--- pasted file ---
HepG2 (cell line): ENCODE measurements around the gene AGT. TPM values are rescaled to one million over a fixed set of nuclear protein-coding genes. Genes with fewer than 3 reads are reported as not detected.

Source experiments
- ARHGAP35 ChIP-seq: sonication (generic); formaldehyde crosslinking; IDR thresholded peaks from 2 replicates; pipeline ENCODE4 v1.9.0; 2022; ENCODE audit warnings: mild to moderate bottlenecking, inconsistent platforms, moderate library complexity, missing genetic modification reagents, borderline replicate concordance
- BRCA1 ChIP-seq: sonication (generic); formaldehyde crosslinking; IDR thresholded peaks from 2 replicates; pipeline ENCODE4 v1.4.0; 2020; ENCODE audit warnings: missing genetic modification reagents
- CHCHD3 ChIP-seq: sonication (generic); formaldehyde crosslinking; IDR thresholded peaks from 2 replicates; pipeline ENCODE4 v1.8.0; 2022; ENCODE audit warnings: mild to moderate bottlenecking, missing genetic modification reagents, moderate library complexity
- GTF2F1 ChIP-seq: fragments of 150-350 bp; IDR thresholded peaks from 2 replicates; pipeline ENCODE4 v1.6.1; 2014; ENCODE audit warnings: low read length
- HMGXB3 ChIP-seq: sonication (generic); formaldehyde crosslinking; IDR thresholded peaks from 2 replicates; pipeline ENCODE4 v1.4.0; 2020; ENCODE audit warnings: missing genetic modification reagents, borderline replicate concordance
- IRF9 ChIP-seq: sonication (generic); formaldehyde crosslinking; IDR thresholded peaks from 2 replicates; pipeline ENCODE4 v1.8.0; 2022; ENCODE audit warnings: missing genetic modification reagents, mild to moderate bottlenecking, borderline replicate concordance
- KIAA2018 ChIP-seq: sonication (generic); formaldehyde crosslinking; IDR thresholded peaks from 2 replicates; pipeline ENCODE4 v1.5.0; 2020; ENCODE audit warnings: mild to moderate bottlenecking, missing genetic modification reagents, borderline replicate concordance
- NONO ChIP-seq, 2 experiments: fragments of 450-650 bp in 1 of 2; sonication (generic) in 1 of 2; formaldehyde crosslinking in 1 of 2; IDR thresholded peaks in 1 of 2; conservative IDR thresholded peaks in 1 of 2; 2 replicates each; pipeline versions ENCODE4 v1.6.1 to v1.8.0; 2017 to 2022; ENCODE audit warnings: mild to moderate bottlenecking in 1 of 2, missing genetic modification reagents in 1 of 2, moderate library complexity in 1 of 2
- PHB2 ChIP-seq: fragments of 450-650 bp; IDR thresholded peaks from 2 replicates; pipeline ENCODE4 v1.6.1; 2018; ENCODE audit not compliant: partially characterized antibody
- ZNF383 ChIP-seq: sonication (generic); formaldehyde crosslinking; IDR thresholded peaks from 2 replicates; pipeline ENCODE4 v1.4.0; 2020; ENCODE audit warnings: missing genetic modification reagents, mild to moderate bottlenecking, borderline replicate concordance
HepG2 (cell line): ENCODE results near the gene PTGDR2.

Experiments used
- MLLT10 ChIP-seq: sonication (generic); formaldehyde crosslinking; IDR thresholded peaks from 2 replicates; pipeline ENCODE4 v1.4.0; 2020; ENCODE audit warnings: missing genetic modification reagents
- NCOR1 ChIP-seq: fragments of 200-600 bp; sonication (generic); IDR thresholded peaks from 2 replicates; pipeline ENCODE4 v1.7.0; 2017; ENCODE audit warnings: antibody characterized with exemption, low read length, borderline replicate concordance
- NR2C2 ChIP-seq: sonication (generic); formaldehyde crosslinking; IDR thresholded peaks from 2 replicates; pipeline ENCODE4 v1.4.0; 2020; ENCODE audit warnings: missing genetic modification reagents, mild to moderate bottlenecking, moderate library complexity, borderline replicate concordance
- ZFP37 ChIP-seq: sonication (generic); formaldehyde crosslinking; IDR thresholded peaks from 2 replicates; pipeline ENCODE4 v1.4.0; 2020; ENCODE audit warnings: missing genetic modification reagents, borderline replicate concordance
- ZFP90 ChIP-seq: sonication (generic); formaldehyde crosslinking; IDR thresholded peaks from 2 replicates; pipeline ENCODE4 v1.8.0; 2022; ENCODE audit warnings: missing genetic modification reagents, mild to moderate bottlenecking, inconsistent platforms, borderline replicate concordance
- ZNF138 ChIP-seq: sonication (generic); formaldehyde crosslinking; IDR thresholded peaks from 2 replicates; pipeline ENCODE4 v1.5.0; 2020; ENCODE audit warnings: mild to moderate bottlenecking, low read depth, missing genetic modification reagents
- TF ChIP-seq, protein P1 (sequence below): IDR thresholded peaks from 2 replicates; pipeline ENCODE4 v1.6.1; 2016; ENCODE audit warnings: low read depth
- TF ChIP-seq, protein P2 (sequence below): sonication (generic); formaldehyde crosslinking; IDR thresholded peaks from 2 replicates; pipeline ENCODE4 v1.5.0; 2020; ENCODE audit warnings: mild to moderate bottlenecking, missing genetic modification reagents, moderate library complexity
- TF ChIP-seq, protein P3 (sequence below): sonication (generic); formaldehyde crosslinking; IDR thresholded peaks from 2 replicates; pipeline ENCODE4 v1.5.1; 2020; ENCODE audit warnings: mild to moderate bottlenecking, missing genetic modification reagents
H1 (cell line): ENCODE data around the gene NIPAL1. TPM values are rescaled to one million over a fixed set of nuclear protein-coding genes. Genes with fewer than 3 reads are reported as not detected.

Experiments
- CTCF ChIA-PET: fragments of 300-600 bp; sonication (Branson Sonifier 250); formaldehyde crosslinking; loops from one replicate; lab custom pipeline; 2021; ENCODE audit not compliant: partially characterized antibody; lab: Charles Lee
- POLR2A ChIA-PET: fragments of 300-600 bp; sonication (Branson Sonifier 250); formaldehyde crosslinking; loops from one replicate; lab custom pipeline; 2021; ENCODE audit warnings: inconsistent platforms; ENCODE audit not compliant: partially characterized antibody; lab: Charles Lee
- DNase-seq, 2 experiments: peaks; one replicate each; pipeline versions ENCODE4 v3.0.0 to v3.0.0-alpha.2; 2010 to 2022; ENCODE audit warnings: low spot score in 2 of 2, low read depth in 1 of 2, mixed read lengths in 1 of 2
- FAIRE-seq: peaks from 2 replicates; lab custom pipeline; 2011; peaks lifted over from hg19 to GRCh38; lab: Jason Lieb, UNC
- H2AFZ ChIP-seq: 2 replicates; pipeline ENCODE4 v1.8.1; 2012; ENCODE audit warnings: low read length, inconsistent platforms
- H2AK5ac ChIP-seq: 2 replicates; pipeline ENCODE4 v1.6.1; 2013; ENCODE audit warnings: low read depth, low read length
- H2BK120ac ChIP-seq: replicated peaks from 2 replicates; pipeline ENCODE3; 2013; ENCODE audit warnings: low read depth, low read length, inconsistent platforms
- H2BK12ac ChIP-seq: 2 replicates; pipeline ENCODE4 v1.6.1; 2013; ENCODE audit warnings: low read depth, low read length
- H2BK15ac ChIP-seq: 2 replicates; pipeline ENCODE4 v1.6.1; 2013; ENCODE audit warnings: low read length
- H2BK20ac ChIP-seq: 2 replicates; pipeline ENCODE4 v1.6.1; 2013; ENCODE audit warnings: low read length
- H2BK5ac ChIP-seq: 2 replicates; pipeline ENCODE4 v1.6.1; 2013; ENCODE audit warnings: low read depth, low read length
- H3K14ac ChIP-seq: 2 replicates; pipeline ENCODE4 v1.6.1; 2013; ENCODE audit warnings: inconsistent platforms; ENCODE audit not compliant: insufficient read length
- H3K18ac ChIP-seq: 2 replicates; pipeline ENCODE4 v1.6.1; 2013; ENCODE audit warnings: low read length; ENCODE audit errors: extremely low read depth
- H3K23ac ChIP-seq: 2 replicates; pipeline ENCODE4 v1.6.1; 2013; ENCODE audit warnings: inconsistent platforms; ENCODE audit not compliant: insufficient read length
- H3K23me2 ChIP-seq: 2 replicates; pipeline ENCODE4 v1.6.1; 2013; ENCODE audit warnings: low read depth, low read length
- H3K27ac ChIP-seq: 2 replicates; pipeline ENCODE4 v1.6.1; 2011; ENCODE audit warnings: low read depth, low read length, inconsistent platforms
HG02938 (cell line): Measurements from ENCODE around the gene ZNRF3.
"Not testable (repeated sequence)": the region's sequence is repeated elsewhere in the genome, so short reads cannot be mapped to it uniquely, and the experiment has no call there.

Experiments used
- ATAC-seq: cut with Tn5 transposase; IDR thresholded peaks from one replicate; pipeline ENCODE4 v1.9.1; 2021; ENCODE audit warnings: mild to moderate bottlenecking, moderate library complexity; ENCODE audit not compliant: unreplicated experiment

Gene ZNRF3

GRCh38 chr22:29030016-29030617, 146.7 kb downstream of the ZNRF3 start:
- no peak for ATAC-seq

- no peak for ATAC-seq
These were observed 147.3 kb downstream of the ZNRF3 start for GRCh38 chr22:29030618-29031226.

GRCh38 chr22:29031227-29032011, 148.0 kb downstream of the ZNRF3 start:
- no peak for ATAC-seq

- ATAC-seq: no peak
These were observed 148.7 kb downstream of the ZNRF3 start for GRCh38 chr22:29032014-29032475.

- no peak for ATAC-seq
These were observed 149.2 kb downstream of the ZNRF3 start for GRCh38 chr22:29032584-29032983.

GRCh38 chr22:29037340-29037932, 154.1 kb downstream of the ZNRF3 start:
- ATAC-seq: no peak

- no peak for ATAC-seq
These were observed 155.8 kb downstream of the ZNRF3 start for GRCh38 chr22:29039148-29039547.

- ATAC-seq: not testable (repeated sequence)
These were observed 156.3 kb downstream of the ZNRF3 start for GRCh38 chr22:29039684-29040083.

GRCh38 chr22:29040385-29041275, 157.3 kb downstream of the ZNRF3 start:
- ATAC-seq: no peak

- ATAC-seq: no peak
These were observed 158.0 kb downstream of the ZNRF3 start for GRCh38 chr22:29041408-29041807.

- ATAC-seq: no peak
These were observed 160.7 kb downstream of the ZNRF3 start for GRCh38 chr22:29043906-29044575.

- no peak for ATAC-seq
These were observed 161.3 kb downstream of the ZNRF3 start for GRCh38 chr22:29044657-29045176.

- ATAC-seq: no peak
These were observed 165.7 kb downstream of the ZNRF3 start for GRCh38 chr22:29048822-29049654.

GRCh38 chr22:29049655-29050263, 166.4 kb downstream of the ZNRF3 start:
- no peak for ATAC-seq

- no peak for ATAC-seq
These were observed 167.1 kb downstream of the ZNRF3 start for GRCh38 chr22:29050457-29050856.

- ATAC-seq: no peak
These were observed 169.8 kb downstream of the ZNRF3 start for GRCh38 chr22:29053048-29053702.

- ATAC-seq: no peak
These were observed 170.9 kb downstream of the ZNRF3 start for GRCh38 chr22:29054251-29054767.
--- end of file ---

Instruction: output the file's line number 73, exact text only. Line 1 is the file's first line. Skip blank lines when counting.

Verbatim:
GRCh38 chr22:29049655-29050263, 166.4 kb downstream of the ZNRF3 start: